Tuesday, May 28, 2024

Popocatépetl rumbles; warning issued for ashfall in CDMX

It’s been a busy week for Mexico’s agency in charge of civil protection: first there was Monday’s 7.7. earthquake, which was felt in several states, and now the federal authority is exhorting people to stay away from Popocatépetl, a volcano in central Mexico where at least two minor eruptions occurred early Wednesday morning.

The eruptions with low ash content were reported by the National Civil Protection Coordination (CNPC) in two tweets that included videos showing columns of smoke estimated to be 800 meters high and blowing in a southwest direction.

The first eruption occurred at 4:48 a.m. and the second at 7:17 a.m. CNPC said the volcanic alert traffic light is on yellow, which is phase two. The National Center for Disaster Prevention (Cenapred) also issued warnings to not approach the volcano, which is located in the states of Puebla, Morelos and México.

Falling ash from Popocatépetl was reported shortly after the center of the country was shaken on Monday by a 7.7 magnitude earthquake centered in Coalcomán, Michoacán.

Live-action footage of the Popocatépetl volcano this morning shown on Webcams de México.

 

At 4:20 a.m. the next morning, the volcano emitted an exhalation with low ash content and a plume of smoke estimated to be 1,200 meters. Later that day, there were minor eruptions at 7:39 p.m. and 7:42 p.m.

Cenapred noted that Popocatépetl’s monitoring systems detected 45 exhalations that were accompanied by water vapor, volcanic gases and light amounts of ash in a 24-hour period that started at 10 a.m. Monday (shortly before the earthquake). Additionally, eight minutes of high-frequency tremors were recorded.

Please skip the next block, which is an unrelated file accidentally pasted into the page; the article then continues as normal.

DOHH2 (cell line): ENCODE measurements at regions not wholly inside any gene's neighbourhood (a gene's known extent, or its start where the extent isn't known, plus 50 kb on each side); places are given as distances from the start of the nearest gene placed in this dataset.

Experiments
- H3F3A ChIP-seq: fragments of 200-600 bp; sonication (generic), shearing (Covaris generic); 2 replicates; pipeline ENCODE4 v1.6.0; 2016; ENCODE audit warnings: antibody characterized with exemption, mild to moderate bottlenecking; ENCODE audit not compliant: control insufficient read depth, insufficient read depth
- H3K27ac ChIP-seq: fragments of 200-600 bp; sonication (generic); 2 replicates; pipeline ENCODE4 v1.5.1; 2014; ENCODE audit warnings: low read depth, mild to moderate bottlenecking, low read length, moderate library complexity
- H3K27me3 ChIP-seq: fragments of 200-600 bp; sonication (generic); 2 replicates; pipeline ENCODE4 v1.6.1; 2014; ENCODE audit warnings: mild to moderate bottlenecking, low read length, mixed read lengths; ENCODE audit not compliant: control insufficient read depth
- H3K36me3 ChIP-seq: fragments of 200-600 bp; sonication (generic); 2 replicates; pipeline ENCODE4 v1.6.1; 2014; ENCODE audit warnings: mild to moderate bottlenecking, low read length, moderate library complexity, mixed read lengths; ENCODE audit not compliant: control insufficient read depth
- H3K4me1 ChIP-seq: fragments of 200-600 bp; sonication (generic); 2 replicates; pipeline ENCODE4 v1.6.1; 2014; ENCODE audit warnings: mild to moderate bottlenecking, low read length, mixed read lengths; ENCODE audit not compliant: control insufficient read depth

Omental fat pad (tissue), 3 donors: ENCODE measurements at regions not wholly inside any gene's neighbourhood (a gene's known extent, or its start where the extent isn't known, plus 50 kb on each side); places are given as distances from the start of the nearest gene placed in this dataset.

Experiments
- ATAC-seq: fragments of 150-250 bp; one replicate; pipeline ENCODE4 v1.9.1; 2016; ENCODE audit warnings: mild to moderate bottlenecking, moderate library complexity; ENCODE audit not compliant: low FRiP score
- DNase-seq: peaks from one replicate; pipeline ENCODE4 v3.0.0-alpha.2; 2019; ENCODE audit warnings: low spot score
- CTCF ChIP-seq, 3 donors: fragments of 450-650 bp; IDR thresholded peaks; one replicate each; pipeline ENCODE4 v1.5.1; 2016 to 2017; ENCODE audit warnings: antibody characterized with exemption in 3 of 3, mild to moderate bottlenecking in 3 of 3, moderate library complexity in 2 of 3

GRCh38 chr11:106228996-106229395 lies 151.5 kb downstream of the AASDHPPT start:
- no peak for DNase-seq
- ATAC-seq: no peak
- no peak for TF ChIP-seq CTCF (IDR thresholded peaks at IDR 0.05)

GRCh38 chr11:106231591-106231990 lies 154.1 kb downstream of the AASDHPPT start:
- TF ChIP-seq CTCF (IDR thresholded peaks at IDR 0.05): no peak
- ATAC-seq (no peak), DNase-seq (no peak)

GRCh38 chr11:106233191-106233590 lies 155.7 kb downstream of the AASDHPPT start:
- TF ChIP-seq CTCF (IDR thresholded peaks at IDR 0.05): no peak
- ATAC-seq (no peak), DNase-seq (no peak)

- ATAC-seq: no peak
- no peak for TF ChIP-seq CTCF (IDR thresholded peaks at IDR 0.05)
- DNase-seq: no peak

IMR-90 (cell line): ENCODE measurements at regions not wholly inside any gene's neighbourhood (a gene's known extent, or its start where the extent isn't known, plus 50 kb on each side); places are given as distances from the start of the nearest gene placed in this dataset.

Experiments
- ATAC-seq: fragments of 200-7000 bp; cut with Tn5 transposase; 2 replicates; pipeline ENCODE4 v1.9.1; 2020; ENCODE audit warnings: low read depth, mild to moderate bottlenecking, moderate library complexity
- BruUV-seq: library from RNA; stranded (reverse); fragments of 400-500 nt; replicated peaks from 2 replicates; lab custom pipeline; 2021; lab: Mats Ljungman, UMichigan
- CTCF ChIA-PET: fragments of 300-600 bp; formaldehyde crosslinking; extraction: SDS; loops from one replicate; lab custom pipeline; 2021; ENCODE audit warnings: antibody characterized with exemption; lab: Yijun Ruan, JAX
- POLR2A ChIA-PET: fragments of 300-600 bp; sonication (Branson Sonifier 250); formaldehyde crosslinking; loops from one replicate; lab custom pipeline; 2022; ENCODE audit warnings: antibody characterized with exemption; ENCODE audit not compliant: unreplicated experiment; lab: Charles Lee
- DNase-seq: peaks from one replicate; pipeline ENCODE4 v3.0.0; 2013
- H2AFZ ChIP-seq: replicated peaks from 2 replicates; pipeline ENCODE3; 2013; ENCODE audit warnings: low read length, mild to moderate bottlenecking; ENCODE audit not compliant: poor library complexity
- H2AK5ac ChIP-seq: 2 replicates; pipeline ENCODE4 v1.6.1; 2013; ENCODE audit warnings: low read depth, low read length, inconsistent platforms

Geophysicist Carlos Valdés, former director of Cenapred, said that “if the volcano is in a more or less uneasy situation, an earthquake can modify its behavior and increase activity.”

However, it has not been determined one way or the other if the Coalcomán earthquake had any effect on Popocatépetl or the Colima Volcano, which are both active and periodically exhale ash (and are both in or near the earthquake zone).

Colima Volcano
Not to be outdone, Jalisco’s Colima Volcano, which may have been affected by Monday’s earthquake, showed off its might. Mexico’s most active volcano, it’s currently in a passive degassing period.

Any earthquake-volcano effect will only be observable as the days go on, Valdés stressed. “It has been seen in other volcanoes in the world, and also in Popocatépetl,” he added.

After the earthquake, and a 5.3 aftershock in Colima, the National Meteorological Service did issue a special warning due to the activity of the Colima Volcano, which was in the stage of passive degassing. 

Additionally, about four hours after the earthquake, Mexico City’s office of Comprehensive Risk Management and Civil Protection (SGIRPC) activated the volcanic alert traffic light (yellow) and announced that ash might fall in any area of Mexico City. Popocatépetl is 70 kilometers (43 miles) southeast of Mexico City and can be seen from the capital depending on atmospheric conditions.

People were asked to stay informed through official channels, cover their noses and mouths with a handkerchief or wear a face mask, clean their eyes and throat with pure water and use eyeglasses rather than contact lenses to reduce eye irritation.

Similarly, the National Autonomous University of Mexico (UNAM) recommended that people refrain from outdoor activities, keep pets from moving too much and sweep and remove ash from roofs, terraces and streets.

Popocatépetl known colloquially as “El Popo” and “Don Goyo”  stands at 5,426 meters (17,802 feet), making it the fifth highest peak in North America and the second highest in Mexico behind Citlaltépetl (aka “Pico de Orizaba”) at 5,636 meters (18,491 feet). The Colima Volcano is the 14th tallest peak in Mexico, standing at 3,830 meters (12,566 feet).

With reports from El Universal, Infobae and Sin Embargo

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